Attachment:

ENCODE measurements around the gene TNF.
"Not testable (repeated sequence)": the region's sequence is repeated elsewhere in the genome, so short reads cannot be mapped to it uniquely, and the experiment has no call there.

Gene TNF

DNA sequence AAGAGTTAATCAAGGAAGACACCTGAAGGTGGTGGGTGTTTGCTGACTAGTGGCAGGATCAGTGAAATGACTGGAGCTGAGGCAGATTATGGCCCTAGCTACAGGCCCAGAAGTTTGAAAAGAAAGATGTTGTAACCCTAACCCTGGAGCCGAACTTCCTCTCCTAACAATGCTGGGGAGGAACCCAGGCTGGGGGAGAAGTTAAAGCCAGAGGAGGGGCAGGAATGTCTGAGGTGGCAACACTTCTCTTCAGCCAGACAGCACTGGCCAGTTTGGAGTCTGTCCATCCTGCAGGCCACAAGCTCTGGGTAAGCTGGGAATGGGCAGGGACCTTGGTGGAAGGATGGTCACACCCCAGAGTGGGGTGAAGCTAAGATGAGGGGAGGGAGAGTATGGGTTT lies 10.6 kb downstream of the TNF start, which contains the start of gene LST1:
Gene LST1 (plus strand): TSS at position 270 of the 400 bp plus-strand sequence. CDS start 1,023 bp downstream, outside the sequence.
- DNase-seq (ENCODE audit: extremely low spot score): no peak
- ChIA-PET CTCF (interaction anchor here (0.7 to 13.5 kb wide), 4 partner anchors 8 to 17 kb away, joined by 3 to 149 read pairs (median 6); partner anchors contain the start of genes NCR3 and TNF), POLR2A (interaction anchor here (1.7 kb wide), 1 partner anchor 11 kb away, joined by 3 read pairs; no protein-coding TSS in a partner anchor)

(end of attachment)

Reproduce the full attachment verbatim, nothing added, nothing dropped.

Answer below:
ENCODE measurements around the gene TNF.
"Not testable (repeated sequence)": the region's sequence is repeated elsewhere in the genome, so short reads cannot be mapped to it uniquely, and the experiment has no call there.

Gene TNF

DNA sequence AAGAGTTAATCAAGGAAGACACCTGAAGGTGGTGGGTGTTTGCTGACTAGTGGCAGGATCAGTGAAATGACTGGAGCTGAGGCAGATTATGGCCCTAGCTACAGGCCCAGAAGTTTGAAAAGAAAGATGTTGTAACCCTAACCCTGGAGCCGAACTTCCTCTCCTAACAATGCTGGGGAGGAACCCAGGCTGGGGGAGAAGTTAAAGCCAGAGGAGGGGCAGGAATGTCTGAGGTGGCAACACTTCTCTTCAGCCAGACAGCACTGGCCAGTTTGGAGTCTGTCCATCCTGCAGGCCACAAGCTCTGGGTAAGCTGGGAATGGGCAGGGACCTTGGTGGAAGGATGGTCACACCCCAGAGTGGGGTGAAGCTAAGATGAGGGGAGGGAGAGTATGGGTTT lies 10.6 kb downstream of the TNF start, which contains the start of gene LST1:
Gene LST1 (plus strand): TSS at position 270 of the 400 bp plus-strand sequence. CDS start 1,023 bp downstream, outside the sequence.
- DNase-seq (ENCODE audit: extremely low spot score): no peak
- ChIA-PET CTCF (interaction anchor here (0.7 to 13.5 kb wide), 4 partner anchors 8 to 17 kb away, joined by 3 to 149 read pairs (median 6); partner anchors contain the start of genes NCR3 and TNF), POLR2A (interaction anchor here (1.7 kb wide), 1 partner anchor 11 kb away, joined by 3 read pairs; no protein-coding TSS in a partner anchor)